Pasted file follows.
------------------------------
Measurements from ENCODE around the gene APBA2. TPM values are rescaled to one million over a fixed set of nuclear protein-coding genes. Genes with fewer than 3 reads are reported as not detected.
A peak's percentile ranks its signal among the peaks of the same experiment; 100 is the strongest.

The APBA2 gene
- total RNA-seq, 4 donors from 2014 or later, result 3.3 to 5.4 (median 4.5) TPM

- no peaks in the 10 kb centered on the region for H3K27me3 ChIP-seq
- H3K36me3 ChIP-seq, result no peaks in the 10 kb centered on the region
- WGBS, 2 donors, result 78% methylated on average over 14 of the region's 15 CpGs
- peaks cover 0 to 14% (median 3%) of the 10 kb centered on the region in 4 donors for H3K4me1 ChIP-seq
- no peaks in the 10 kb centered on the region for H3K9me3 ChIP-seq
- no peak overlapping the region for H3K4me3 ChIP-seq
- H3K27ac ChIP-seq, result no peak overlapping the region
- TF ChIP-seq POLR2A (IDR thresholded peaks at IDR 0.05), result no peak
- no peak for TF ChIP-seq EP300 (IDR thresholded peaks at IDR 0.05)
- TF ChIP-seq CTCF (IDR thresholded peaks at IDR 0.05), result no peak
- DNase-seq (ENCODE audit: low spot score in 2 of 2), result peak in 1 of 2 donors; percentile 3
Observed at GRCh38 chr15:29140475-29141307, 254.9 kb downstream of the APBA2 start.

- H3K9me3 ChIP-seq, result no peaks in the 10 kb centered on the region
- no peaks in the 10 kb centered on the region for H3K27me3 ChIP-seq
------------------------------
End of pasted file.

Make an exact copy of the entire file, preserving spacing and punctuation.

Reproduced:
Measurements from ENCODE around the gene APBA2. TPM values are rescaled to one million over a fixed set of nuclear protein-coding genes. Genes with fewer than 3 reads are reported as not detected.
A peak's percentile ranks its signal among the peaks of the same experiment; 100 is the strongest.

The APBA2 gene
- total RNA-seq, 4 donors from 2014 or later, result 3.3 to 5.4 (median 4.5) TPM

- no peaks in the 10 kb centered on the region for H3K27me3 ChIP-seq
- H3K36me3 ChIP-seq, result no peaks in the 10 kb centered on the region
- WGBS, 2 donors, result 78% methylated on average over 14 of the region's 15 CpGs
- peaks cover 0 to 14% (median 3%) of the 10 kb centered on the region in 4 donors for H3K4me1 ChIP-seq
- no peaks in the 10 kb centered on the region for H3K9me3 ChIP-seq
- no peak overlapping the region for H3K4me3 ChIP-seq
- H3K27ac ChIP-seq, result no peak overlapping the region
- TF ChIP-seq POLR2A (IDR thresholded peaks at IDR 0.05), result no peak
- no peak for TF ChIP-seq EP300 (IDR thresholded peaks at IDR 0.05)
- TF ChIP-seq CTCF (IDR thresholded peaks at IDR 0.05), result no peak
- DNase-seq (ENCODE audit: low spot score in 2 of 2), result peak in 1 of 2 donors; percentile 3
Observed at GRCh38 chr15:29140475-29141307, 254.9 kb downstream of the APBA2 start.

- H3K9me3 ChIP-seq, result no peaks in the 10 kb centered on the region
- no peaks in the 10 kb centered on the region for H3K27me3 ChIP-seq